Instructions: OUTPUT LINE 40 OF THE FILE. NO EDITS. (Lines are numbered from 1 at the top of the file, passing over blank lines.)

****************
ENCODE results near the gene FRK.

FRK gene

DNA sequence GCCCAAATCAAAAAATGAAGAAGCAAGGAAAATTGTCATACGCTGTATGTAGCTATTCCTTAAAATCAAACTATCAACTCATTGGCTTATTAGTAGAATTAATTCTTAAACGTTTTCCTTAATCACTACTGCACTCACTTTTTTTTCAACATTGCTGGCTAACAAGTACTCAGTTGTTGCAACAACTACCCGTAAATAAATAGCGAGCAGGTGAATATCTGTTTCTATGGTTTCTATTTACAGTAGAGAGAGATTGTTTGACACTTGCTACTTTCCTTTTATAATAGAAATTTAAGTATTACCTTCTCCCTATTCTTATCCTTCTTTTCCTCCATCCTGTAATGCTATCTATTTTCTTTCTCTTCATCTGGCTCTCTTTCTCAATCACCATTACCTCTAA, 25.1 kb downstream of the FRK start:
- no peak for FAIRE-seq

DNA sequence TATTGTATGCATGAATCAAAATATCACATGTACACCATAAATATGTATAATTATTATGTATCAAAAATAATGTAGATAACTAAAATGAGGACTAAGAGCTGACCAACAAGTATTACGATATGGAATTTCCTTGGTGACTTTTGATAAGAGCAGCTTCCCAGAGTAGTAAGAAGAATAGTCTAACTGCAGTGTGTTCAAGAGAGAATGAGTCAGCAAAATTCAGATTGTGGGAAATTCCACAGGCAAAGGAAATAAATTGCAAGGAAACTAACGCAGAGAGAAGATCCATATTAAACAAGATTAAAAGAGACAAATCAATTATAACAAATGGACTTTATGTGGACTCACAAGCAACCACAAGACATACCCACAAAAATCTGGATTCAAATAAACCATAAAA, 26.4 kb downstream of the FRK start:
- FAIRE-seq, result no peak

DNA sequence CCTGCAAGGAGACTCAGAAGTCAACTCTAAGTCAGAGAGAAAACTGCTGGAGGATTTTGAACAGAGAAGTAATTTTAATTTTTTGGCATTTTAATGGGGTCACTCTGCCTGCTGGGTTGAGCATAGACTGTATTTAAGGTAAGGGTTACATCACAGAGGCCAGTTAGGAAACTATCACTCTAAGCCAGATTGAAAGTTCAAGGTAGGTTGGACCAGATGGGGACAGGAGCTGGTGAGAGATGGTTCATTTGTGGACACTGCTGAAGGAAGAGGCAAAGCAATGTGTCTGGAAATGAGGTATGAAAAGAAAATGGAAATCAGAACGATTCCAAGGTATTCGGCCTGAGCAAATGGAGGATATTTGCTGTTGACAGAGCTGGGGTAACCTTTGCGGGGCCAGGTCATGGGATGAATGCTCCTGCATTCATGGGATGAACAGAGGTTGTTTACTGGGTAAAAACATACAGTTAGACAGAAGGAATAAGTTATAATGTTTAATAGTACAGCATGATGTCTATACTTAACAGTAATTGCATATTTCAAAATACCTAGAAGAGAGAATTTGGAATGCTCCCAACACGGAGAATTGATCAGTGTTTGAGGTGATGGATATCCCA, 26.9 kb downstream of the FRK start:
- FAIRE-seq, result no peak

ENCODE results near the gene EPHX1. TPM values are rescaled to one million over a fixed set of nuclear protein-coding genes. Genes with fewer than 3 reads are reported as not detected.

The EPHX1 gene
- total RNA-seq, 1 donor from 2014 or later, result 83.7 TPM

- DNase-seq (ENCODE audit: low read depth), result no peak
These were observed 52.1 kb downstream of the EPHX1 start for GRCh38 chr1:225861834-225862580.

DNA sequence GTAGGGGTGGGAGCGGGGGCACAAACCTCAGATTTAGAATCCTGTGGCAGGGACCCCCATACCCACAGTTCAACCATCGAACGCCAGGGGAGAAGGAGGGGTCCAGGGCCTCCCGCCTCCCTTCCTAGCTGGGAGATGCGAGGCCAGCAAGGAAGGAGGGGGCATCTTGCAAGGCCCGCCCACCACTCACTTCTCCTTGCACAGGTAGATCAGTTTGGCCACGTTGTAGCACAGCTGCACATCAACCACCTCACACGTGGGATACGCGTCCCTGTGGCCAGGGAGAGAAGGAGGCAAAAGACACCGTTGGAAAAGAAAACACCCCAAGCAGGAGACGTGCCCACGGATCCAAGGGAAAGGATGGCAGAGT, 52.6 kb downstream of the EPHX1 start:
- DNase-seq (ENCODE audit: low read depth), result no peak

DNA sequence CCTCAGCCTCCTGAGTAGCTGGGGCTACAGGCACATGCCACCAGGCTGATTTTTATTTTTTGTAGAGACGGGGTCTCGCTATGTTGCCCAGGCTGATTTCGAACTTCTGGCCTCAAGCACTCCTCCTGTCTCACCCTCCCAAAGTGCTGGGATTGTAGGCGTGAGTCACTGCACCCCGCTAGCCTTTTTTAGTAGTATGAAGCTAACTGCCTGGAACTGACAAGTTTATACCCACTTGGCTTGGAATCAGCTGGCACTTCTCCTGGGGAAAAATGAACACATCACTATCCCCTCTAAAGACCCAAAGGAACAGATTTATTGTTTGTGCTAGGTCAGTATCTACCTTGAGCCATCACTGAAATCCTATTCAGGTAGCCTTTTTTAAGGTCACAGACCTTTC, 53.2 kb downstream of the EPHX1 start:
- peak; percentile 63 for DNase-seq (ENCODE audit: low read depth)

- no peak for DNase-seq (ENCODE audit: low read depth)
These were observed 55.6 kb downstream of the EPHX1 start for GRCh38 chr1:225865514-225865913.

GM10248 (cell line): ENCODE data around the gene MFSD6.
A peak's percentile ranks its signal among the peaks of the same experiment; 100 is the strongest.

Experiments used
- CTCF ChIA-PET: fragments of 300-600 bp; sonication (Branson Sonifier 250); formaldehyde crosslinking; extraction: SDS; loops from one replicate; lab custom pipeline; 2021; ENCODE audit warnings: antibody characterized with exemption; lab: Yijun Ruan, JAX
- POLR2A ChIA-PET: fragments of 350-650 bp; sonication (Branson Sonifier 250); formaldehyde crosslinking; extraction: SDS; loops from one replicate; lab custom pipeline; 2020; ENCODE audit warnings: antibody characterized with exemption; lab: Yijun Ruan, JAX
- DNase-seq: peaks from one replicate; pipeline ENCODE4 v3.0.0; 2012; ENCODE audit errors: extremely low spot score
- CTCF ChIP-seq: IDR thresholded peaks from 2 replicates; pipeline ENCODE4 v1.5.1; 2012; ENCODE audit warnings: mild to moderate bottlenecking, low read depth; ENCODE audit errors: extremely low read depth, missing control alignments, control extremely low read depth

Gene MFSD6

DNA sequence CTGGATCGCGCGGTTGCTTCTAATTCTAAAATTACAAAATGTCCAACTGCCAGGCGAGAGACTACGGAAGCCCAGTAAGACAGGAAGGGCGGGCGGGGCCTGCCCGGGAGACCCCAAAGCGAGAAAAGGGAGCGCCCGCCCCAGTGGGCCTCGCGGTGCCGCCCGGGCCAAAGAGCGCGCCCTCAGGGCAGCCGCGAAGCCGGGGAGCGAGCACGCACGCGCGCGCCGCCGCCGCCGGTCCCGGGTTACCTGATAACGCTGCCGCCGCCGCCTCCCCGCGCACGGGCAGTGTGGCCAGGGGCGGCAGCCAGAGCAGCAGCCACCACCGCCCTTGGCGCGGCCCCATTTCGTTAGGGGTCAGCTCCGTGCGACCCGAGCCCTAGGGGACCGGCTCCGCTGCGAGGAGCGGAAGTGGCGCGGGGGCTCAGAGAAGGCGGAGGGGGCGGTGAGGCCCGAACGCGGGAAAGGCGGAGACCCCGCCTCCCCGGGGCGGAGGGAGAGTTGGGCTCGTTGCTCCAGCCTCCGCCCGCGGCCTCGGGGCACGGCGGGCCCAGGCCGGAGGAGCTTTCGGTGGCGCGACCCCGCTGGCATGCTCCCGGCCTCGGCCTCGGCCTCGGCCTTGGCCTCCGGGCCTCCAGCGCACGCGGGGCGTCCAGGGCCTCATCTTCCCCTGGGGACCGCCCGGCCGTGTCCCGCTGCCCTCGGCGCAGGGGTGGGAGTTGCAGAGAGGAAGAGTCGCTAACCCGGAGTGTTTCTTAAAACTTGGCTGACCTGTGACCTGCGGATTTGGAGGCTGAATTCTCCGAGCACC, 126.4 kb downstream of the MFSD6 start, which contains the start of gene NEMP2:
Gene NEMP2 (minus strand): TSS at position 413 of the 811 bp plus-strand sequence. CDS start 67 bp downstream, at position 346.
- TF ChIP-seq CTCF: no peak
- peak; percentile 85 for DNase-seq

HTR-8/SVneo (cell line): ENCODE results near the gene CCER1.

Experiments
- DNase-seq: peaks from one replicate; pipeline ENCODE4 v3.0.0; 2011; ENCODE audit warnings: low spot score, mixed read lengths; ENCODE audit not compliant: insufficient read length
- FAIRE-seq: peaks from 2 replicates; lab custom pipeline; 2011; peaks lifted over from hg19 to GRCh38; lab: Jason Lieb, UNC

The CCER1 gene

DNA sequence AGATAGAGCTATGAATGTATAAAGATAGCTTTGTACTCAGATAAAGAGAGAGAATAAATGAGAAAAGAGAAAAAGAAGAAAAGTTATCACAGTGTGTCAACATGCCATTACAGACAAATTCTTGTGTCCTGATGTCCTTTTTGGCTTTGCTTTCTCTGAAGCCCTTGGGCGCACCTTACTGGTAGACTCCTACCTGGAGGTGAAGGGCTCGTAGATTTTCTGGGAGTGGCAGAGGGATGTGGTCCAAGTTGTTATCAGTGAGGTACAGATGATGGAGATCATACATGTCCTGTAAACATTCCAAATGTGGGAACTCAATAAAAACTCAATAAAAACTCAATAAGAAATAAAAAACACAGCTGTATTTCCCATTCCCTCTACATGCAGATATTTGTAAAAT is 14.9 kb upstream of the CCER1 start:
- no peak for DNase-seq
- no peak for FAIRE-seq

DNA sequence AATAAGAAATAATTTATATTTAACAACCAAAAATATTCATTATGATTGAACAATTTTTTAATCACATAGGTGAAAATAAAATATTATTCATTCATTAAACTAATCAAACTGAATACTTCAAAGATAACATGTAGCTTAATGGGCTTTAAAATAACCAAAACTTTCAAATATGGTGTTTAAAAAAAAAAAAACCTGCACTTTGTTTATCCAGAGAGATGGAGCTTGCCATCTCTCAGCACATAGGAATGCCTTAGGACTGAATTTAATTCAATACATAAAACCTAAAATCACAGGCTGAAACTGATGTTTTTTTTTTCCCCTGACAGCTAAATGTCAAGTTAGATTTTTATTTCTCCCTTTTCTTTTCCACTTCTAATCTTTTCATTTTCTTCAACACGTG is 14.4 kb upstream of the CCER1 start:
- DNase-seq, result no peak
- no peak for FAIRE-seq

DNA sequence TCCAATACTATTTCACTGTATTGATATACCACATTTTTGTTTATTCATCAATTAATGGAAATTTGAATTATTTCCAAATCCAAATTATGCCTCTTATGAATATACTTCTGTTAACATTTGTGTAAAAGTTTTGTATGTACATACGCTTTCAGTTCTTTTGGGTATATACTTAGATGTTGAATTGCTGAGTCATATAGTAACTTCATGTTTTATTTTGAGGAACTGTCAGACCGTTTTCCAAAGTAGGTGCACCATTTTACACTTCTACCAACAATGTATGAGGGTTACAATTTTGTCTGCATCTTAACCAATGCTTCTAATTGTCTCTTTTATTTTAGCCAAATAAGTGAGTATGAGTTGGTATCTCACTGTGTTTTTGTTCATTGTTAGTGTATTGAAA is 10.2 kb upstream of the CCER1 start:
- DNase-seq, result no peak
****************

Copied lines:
DNA sequence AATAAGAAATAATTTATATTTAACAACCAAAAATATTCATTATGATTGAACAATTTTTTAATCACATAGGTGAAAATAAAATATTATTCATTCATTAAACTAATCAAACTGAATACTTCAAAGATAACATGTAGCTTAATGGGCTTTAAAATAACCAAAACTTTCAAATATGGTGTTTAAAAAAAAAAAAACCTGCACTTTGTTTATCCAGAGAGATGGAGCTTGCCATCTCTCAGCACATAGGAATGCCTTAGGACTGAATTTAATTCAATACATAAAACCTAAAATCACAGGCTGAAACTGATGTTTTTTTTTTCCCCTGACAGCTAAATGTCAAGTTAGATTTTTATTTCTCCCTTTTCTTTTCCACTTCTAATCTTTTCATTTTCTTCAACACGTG is 14.4 kb upstream of the CCER1 start: